February 5, 2024

Ana Marinkovic: Building a better business: Smarter, stronger, safer in 2024

Looking to make the most of 2024? Now’s the time to take stock, think big and, above all, prepare for what’s to come, according to NAB Executive General Manager for Small Business, Ana Marinkovic.

One of the biggest challenges for small businesses this year will be the many unknowns out there – whether that’s the direction of interest rates and inflation or the global state of play.

However, they’ll also continue to encounter the chance opportunities that inevitably present themselves. It could be another shift in consumer sentiment, say, or a new gap in the market.

It’s all the more reason to approach the new year well informed.

That means looking at what’s going on in the economy – both locally and globally – and understanding how it might affect your sector. But it also comes down to knowing as much as possible about the state of your own business. In these early months of the new year, it’s worth taking the time to step back and assess your business performance – to decide what’s working, what’s not and, importantly, where you want to head next.

The bigger, brighter picture

Let’s start with some economic context for the year ahead. While there are signs of a slowing Australian and global economy, there’s also good reason for hope.

According to NAB’s economics team, inflation in Australia is coming back under control and we’re very close to the peak when it comes to interest rate rises.

Meanwhile, our labour market remains healthy and is likely to offer up more workers for those businesses in need as the year progresses.

Other good news is the prospect of more money in consumers’ pockets. With the Stage 3 tax cuts being introduced in July, whatever they end up looking like, they will increase most Australians’ spending power. It’s also anticipated that there will be further cost-of-living help in May’s Federal Budget, or possibly earlier.

That said, the various challenges won’t simply disappear. As NAB’s Chief Economist, Alan Oster, has pointed out, the retail and consumer sectors are still struggling (in line with ordinary Australians) and that will continue for a few more months at least before things begin to improve.

New customers for a new year

One bright spot is the prospect of more tourists.

In fact, NAB’s Senior International Economist, Gerard Burg, foresees the return of large-scale Chinese tourism, thanks to an improvement in the processing of passports and visas.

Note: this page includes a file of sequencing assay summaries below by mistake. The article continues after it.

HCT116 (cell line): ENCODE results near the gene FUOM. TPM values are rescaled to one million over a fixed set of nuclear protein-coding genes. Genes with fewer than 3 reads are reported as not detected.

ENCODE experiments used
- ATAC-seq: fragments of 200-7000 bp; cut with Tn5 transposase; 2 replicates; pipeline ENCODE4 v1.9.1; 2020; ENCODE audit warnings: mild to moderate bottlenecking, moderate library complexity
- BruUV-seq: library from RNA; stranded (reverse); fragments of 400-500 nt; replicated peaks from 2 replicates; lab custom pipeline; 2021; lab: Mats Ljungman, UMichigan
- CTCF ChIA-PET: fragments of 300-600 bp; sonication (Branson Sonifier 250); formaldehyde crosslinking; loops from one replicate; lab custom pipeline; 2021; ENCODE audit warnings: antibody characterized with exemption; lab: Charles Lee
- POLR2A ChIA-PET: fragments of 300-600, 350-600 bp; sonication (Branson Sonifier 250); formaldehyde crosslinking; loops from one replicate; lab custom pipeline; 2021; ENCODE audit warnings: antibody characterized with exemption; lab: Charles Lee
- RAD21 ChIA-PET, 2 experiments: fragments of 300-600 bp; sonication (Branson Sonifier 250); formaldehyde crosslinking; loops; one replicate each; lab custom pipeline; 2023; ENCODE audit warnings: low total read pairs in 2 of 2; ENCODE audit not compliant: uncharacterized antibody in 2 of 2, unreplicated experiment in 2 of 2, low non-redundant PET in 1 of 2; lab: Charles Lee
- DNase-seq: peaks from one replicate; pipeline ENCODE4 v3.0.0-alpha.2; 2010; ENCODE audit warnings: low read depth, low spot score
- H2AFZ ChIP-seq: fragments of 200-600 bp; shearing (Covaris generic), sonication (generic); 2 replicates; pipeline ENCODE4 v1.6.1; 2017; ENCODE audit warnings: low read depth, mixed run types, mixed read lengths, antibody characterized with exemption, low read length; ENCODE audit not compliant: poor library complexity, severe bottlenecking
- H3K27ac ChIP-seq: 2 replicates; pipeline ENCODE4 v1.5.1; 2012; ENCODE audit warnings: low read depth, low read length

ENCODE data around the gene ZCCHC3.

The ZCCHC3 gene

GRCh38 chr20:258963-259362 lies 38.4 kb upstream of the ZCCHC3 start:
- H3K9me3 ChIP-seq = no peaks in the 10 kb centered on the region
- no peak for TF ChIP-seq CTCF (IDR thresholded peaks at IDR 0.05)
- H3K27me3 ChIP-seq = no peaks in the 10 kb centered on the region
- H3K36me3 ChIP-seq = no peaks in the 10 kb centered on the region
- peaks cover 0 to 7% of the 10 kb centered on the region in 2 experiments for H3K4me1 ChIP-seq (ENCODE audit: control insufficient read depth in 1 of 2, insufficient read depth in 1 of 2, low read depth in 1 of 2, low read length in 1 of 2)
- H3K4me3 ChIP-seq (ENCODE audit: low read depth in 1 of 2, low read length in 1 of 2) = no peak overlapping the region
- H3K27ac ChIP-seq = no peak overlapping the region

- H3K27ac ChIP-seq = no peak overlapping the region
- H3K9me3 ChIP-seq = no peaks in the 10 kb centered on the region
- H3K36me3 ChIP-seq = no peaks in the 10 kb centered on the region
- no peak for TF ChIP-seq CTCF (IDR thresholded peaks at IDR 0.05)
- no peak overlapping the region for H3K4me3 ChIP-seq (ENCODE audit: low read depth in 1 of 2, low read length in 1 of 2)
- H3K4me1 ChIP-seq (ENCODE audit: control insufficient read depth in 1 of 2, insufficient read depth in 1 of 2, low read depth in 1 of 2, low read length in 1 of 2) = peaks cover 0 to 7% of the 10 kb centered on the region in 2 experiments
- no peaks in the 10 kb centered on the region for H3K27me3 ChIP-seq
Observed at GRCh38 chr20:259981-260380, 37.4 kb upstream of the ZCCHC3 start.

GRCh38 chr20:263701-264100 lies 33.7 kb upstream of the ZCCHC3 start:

He also argues that the continued thawing of relations between Australia and China will result in improved opportunities for Australian firms in China in 2024.

The benefits of housekeeping

Whatever the situation, careful preparation and planning remain key if you want to do well in 2024.

Here are some ideas to get you going:

Follow the money: Now’s a good time to reconcile your books – to compare business accounts with bank statements – and better understand your cash flow. You might also want to consider whether your accounts receivables are in sync with your accounts payable and review your terms of payment. You’ll also want to take care of any outstanding payments – including your own to those all-important suppliers.

Be tax smart: To ensure you’re on the front foot come the end of the financial year, now’s the time to ask your accountant to project your tax liability so you can plan for any taxes well ahead of time.

Budgeting and forecasting: Whether your business is in a period of growth, transition or maintenance, budgeting and forecasting are great tools for mapping out the path to meet your financial goals. As part of this process, you should take into consideration any number of scenarios that may occur in 2024 and how these could impact your cash flow and what you can do to prepare.

Stay ahead of the game: The start of the year is also a time to look at ways to build additional buffers into your business model.

Focus on what you can control: Make sure you put your efforts into aspects of your business you can influence, like customer service and product quality. If you have some spare cash, consider investing in productivity-boosting technology like automation, AI or cloud computing. Keep in mind, though, that a digital offering isn’t everything – work out whether a bricks-and-mortar or online offering works best for you.

Reduce expenses: Make sure you’re on top of burgeoning costs. Energy Consumers Australia’s SME Retail Tariff Tracker Report shows electricity bills rose 8% for the typical SME between October 2022 and October 2023, and gas bills 12%. Review your energy needs and see if your business could benefit from rooftop solar and LED lighting, among other money-savers.

Protect yourself: Insurance might seem expensive just now, but it matters. You can mitigate the threat of a natural disaster, for example, by ensuring you have the necessary insurances in place.

Boost your cyber safety: The 2020 NAB Cyber Security Survey found that 6 in 10 Australian businesses had been victims of a cyber security incident in the past year, with fewer than 2 in 10 very confident they had the right controls in place. NAB’s Business Security Hub is a great place to start. It includes a free Security Toolkit and a series of webinars to keep you informed. Also keep an eye out for the government’s new Cyber Health Check and Cyber Resilience programs.